As a person who loves Truth, I also prefer honesty, but honesty is not always easy, person to person. There are things we are trained to abstain from revealing. For example, as a married, sixty-five-year-old man I might find a young woman extremely attractive, but I would be ill-advised to be too honest about my true feelings. Not that I lie, but I “don’t go there.”

Why not? Because honesty has repercussions. If I tell a young damsel she is beautiful, she will respond, and I will respond to her response, and who the heck knows where I might wind up?

Sometimes, out of purely scientific interest, I become curious about where I might wind up. To avoid harassment-lawsuits, black eyes, and divorce, what I do is to write a short story. In the story I allow the responses to play out. (I change the names to protect the innocent, of course.) In this manner, where anyone else might feel guilty for entertaining a fantasy, I get to call myself an “artist” for doing the exact same thing.

When writing such a story there is a tendency to aim for a “happy ending”. For example, as my wife is spiritual and reads the Bible a lot, I might write a story where the wife allows her husband to be like King Solomon, and have six hundred concubines. As I aim my plot towards this happy ending a little voice in my head starts to object. “No,” it states, “This is not going to happen.”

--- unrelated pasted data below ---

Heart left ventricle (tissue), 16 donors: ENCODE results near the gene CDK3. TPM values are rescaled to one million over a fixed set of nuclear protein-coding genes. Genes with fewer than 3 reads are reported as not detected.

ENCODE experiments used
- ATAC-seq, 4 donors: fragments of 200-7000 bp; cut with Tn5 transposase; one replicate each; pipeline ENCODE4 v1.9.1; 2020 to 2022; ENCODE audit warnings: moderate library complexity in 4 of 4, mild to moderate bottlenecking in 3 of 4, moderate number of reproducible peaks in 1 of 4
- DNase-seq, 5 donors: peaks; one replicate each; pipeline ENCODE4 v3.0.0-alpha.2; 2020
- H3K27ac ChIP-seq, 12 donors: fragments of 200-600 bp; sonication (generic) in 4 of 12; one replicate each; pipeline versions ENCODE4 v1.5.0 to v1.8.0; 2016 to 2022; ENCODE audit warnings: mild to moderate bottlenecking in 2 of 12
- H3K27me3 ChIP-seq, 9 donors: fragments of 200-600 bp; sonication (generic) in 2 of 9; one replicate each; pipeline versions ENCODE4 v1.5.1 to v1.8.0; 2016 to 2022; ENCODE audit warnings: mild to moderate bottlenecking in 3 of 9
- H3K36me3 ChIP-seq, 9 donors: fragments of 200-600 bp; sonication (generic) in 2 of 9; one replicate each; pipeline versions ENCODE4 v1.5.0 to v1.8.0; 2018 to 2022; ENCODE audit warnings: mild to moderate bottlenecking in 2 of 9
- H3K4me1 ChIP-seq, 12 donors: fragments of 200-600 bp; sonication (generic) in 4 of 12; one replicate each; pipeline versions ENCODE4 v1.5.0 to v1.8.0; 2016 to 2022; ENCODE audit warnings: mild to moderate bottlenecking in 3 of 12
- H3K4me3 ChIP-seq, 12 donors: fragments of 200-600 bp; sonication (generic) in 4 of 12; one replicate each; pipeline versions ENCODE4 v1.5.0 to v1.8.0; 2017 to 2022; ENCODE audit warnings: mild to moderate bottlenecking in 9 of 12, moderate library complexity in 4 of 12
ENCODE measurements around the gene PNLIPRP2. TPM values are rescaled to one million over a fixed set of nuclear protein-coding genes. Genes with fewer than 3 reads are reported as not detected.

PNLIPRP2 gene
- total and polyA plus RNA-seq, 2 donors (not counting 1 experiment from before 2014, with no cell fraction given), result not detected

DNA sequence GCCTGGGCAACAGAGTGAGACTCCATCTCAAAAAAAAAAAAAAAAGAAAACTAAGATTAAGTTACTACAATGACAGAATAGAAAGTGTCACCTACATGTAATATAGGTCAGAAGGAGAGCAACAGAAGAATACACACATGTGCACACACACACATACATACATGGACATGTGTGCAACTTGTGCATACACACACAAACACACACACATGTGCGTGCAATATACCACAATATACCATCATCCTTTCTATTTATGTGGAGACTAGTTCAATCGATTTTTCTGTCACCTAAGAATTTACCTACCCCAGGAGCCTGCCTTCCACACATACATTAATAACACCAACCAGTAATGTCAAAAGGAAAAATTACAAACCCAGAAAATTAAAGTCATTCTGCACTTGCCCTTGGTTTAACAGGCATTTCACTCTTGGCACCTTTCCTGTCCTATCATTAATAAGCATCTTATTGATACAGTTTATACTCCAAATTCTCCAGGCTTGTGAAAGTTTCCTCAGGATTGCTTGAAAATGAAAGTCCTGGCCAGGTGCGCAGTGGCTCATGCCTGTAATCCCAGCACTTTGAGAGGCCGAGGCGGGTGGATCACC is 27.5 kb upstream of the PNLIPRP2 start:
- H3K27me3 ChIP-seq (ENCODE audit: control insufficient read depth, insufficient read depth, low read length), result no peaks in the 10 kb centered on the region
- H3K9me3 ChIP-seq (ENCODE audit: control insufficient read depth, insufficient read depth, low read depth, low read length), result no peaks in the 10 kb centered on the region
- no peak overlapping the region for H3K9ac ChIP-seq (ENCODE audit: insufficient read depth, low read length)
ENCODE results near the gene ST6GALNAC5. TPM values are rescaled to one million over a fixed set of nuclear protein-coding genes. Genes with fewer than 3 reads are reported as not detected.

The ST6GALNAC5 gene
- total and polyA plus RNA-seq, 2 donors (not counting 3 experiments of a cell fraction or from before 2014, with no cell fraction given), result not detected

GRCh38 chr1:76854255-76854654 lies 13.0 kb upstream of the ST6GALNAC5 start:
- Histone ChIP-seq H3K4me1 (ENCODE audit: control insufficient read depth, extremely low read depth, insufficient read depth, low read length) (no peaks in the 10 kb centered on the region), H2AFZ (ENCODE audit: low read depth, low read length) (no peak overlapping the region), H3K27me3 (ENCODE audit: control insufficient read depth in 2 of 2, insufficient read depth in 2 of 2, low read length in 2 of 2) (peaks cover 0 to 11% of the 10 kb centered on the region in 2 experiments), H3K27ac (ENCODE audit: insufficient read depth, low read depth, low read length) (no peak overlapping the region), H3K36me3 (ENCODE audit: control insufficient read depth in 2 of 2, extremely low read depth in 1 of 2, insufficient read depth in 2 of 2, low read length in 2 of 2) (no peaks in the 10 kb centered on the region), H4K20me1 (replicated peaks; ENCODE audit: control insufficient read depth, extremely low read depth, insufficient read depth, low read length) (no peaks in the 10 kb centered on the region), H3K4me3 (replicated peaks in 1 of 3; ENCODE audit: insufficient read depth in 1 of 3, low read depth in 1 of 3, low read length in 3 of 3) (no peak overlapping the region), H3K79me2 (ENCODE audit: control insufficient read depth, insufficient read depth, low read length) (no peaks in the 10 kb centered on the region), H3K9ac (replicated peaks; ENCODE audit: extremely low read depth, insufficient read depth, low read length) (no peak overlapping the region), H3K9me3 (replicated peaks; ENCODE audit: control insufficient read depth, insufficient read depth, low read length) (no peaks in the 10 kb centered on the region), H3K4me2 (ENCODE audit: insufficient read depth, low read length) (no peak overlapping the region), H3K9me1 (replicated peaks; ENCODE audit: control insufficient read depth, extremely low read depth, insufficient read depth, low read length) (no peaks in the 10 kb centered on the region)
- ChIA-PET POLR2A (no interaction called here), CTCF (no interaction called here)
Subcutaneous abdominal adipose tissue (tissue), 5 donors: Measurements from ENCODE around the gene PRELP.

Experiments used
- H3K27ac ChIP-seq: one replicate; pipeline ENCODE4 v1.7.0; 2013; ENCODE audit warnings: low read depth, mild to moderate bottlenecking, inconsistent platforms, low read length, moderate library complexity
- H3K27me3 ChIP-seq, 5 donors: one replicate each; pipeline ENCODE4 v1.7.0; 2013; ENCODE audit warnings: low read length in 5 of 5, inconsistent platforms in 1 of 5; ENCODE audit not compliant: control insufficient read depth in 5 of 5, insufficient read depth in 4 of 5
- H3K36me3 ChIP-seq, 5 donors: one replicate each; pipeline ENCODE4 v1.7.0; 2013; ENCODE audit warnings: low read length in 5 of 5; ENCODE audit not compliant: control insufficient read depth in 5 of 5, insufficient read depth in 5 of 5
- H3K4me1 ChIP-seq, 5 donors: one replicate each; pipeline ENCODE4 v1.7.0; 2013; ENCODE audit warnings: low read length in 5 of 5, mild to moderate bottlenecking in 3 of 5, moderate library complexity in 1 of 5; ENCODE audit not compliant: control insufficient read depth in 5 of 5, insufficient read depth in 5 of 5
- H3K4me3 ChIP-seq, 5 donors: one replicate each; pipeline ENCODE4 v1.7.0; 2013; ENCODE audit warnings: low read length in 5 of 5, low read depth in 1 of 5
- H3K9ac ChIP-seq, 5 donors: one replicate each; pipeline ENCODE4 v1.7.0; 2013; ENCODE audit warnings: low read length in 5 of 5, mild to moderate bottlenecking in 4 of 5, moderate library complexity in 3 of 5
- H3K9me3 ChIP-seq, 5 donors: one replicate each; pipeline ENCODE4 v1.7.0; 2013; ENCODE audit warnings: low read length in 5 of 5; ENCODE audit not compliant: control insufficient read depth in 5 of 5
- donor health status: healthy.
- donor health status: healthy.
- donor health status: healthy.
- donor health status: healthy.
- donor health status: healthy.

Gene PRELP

It turns out we have an innate pragmatist in our imagination which is able to envision all sorts of unhappy endings. Call it your “conscience” if you will, it applies the brakes to our unwise impulses. Working in the field of Childcare as I do, I get to watch these brakes be built. Where a three-year-old jumps and sprains his ankle, a four-year-old gauges the height, shakes his head, and climbs down.

The ability to foresee the consequences of our actions is actually a science, and involves the ability to weigh actions and reactions. In the west we say “you reap what you sow” and in the east they speak of “Karma”, but it boils down to the same thing. “Don’t do the crime if you can’t spend the time.” “You’ve got to pay the dues if you want to sing the blues.” “What goes around comes around.” “You’ve had your way; now you must pay.”